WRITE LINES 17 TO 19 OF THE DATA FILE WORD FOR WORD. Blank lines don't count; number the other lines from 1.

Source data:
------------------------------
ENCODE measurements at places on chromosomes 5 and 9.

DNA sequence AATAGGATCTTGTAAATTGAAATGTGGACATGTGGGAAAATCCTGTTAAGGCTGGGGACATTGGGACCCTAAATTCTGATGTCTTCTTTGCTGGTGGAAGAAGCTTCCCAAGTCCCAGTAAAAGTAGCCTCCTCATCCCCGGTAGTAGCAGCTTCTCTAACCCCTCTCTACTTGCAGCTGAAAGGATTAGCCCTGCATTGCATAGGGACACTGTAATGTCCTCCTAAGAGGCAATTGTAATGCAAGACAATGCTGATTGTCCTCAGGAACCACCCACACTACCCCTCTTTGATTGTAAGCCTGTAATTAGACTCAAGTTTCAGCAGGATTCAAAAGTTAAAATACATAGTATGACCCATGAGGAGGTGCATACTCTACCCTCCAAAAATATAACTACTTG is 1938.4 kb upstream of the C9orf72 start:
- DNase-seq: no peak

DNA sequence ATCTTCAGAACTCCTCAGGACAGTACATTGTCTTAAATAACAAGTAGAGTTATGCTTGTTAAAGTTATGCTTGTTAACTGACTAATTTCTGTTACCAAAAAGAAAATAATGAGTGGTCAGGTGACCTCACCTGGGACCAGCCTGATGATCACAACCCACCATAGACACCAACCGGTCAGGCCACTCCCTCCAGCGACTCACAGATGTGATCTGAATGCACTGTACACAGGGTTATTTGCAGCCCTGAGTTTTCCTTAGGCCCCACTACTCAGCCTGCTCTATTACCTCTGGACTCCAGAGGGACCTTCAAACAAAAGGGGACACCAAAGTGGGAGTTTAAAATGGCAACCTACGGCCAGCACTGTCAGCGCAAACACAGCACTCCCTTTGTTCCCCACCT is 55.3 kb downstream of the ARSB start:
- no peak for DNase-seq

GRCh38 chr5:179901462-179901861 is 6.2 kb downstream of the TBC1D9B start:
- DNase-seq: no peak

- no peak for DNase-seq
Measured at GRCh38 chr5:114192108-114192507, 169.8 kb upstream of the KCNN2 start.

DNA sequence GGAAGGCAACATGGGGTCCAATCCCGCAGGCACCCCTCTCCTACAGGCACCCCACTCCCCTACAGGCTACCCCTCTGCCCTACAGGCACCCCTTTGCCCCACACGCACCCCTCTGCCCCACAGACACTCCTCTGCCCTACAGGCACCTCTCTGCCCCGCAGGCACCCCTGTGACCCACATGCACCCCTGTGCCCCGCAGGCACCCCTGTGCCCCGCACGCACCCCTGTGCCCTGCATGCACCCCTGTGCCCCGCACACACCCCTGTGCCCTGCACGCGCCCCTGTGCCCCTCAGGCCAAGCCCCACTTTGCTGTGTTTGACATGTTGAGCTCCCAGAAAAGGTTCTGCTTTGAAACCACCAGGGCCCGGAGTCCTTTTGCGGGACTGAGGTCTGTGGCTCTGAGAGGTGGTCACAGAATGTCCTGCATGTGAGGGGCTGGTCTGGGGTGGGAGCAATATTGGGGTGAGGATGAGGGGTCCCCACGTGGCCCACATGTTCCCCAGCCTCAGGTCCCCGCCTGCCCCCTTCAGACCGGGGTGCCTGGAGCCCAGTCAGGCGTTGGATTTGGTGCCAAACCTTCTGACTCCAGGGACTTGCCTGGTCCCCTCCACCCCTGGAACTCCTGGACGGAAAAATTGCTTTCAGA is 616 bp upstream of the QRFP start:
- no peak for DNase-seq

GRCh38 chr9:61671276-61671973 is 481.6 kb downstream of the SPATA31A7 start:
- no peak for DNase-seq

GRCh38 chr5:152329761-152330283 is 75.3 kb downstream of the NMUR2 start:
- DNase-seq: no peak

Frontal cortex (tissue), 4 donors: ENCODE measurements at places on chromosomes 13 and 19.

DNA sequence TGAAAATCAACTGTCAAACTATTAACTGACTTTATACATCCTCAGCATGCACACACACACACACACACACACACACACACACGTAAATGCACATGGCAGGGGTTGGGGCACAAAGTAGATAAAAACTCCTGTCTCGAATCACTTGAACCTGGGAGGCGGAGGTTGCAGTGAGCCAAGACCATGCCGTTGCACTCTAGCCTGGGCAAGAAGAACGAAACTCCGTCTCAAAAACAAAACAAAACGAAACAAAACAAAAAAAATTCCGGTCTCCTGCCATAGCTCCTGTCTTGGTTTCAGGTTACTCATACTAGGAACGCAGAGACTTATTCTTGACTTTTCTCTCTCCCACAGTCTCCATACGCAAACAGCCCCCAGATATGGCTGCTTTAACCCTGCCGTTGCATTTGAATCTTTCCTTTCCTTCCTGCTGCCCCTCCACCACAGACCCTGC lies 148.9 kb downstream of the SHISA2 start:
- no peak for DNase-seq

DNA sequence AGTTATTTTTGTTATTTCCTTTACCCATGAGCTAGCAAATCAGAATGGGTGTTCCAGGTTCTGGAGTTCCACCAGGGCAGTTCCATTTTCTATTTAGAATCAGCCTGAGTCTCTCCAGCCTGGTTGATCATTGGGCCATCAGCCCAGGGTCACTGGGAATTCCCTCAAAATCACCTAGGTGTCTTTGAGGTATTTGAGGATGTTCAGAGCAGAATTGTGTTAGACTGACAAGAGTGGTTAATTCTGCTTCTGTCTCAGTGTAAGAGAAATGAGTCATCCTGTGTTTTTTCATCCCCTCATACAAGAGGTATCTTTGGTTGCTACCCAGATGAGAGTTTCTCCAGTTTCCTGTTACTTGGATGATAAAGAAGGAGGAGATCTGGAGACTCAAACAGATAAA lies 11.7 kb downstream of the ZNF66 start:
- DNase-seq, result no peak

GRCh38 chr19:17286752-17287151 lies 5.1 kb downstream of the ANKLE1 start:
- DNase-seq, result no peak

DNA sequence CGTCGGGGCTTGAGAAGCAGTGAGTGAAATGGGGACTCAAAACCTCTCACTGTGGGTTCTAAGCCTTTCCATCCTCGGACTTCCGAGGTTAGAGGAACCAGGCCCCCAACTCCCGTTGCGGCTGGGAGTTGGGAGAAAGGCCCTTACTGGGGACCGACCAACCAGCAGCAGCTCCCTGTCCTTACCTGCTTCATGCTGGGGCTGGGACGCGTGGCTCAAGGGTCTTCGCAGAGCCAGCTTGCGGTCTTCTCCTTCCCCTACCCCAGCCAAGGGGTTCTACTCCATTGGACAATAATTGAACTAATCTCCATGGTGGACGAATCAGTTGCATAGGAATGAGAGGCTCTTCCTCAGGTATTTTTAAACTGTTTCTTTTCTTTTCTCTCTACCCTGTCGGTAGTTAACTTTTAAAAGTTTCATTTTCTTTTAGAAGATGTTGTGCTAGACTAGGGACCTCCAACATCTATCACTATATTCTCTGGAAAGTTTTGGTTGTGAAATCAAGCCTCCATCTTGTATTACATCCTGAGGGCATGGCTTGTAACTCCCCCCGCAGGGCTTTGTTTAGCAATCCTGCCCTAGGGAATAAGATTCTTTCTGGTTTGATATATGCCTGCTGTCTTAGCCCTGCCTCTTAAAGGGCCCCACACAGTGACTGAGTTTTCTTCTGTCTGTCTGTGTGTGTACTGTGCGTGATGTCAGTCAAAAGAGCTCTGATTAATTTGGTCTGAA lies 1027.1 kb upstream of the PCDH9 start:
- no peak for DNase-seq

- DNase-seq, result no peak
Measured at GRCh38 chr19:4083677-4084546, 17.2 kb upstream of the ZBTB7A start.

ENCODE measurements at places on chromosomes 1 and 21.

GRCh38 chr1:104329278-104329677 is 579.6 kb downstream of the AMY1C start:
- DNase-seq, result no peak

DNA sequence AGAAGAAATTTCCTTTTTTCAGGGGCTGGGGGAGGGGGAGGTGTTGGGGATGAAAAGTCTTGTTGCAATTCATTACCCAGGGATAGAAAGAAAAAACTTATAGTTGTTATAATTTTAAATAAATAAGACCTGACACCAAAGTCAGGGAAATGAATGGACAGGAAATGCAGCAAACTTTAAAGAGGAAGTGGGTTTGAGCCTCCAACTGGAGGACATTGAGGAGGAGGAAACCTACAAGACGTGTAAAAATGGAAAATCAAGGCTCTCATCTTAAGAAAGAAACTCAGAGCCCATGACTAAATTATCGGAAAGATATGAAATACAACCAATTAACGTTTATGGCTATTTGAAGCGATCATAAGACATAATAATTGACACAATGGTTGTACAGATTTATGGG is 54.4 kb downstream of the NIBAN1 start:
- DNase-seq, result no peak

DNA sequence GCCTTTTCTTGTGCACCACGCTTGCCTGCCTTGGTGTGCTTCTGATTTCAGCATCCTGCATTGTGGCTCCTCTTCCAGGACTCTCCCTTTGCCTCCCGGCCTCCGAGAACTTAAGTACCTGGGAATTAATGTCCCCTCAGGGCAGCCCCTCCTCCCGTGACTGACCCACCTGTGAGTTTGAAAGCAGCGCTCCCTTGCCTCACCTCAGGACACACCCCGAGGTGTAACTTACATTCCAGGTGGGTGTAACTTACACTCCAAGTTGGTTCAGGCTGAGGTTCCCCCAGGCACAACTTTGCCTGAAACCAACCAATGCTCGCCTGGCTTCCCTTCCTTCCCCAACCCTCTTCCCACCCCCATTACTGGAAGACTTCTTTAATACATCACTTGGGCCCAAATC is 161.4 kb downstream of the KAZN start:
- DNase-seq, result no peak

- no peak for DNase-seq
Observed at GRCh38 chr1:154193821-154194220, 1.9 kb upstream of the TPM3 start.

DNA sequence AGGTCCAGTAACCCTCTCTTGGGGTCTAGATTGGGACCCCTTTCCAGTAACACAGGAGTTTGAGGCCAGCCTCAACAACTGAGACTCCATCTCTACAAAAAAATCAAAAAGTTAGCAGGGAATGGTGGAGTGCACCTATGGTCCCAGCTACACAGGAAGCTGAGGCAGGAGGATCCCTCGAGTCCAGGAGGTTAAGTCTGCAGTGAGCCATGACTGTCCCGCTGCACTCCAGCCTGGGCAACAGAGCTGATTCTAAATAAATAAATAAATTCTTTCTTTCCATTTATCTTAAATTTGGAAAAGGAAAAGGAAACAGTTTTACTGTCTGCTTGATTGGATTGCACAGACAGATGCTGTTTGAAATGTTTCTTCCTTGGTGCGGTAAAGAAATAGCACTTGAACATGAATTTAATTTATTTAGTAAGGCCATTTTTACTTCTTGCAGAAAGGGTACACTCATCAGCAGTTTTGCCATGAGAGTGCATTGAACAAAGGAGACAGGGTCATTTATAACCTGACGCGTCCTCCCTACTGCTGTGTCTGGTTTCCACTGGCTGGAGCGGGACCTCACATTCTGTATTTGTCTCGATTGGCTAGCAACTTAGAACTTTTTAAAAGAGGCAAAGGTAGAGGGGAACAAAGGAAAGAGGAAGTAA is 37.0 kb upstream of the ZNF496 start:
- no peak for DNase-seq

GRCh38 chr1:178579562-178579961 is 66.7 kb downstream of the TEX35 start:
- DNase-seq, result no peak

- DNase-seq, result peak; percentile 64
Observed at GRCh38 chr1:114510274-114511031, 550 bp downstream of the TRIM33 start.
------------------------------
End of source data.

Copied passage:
DNA sequence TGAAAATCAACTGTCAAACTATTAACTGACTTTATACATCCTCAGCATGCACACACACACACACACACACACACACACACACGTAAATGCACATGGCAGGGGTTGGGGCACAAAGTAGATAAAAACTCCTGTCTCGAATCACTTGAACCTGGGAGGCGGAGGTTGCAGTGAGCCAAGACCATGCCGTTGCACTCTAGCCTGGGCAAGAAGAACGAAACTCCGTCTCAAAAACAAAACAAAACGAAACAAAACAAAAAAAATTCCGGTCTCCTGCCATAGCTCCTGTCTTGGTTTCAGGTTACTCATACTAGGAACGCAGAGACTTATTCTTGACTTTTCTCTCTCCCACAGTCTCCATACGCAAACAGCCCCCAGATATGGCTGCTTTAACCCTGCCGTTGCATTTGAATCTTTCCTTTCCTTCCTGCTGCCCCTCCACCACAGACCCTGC lies 148.9 kb downstream of the SHISA2 start:
- no peak for DNase-seq

DNA sequence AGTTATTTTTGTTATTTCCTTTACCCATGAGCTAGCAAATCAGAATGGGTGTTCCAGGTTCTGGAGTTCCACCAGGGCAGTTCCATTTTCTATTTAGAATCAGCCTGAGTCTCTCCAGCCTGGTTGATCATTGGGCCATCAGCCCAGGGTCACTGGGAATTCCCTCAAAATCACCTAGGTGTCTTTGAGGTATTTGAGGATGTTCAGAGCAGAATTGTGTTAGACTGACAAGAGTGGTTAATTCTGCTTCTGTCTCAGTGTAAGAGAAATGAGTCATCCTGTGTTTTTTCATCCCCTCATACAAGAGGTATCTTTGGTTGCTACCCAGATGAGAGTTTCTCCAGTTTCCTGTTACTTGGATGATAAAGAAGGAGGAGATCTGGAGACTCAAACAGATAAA lies 11.7 kb downstream of the ZNF66 start: